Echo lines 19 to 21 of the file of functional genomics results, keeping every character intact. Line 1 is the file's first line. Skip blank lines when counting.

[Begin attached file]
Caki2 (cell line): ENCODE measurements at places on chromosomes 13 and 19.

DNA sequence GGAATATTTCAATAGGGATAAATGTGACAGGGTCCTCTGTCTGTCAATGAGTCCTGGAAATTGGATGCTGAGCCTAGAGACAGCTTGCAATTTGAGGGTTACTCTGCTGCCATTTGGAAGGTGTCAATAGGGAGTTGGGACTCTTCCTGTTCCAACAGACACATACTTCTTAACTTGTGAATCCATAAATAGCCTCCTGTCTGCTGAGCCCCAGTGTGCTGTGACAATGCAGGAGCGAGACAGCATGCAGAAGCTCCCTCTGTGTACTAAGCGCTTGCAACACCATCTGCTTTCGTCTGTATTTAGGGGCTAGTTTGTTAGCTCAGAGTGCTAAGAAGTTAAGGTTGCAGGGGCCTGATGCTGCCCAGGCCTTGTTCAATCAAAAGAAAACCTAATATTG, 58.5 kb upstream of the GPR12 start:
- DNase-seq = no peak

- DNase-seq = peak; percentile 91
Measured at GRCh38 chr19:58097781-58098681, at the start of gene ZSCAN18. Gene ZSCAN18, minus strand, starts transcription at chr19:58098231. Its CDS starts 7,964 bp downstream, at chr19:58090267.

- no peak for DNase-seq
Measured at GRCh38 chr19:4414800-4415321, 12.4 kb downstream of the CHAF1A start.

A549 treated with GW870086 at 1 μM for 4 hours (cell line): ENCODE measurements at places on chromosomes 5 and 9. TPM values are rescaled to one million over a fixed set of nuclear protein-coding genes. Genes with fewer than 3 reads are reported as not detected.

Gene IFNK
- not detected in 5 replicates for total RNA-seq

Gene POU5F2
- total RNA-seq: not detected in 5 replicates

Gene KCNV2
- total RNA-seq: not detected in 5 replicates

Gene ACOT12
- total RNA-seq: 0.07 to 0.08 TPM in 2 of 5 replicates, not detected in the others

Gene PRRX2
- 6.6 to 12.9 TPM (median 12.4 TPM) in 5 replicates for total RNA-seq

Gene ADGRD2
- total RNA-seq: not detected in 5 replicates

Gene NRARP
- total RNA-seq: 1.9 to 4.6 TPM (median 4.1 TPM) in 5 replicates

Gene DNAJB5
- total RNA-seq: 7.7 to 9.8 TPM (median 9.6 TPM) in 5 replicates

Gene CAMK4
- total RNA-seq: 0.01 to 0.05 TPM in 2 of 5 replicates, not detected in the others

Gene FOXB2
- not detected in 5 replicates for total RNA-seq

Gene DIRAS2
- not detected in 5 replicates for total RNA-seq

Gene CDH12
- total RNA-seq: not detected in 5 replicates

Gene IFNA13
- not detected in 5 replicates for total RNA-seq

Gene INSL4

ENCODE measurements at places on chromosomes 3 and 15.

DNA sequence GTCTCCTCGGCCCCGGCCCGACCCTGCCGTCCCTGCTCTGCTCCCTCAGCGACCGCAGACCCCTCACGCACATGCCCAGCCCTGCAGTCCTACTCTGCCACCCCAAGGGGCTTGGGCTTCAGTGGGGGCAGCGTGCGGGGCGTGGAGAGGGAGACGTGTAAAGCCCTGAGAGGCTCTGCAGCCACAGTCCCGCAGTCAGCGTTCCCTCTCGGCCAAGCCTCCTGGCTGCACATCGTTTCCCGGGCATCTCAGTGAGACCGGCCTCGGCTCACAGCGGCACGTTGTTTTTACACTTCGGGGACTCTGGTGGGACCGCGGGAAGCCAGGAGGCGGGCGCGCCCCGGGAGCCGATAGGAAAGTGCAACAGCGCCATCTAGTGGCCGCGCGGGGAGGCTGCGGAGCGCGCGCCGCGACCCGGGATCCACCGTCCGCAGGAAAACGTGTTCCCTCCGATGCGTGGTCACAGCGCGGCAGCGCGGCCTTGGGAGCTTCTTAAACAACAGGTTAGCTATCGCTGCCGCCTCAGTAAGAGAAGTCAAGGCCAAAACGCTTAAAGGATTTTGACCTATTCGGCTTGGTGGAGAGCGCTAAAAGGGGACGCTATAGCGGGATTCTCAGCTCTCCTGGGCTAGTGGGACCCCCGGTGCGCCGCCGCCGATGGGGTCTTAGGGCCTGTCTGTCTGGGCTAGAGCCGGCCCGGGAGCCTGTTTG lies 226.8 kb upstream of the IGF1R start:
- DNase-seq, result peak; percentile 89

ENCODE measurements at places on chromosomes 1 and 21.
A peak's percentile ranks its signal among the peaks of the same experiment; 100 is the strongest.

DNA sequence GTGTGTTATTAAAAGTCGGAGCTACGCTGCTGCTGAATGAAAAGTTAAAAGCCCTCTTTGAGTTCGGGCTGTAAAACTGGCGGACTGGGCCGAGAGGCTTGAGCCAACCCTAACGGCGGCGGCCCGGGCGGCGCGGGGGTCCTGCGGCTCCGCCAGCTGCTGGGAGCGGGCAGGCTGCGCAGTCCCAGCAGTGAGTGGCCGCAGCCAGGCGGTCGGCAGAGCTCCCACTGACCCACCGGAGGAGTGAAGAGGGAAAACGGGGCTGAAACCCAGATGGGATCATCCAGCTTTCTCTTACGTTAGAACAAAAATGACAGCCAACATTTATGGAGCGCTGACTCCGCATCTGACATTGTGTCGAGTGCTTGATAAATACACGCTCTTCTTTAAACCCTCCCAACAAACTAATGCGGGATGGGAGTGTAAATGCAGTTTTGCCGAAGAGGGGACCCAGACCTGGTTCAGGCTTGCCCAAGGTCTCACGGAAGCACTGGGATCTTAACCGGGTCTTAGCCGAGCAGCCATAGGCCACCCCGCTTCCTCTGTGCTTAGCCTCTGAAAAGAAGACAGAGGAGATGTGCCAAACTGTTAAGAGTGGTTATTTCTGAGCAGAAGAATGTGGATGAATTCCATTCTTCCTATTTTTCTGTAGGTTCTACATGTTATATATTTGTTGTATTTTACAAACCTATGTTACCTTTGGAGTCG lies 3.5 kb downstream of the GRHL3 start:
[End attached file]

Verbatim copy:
Gene ADGRD2
- total RNA-seq: not detected in 5 replicates

Gene NRARP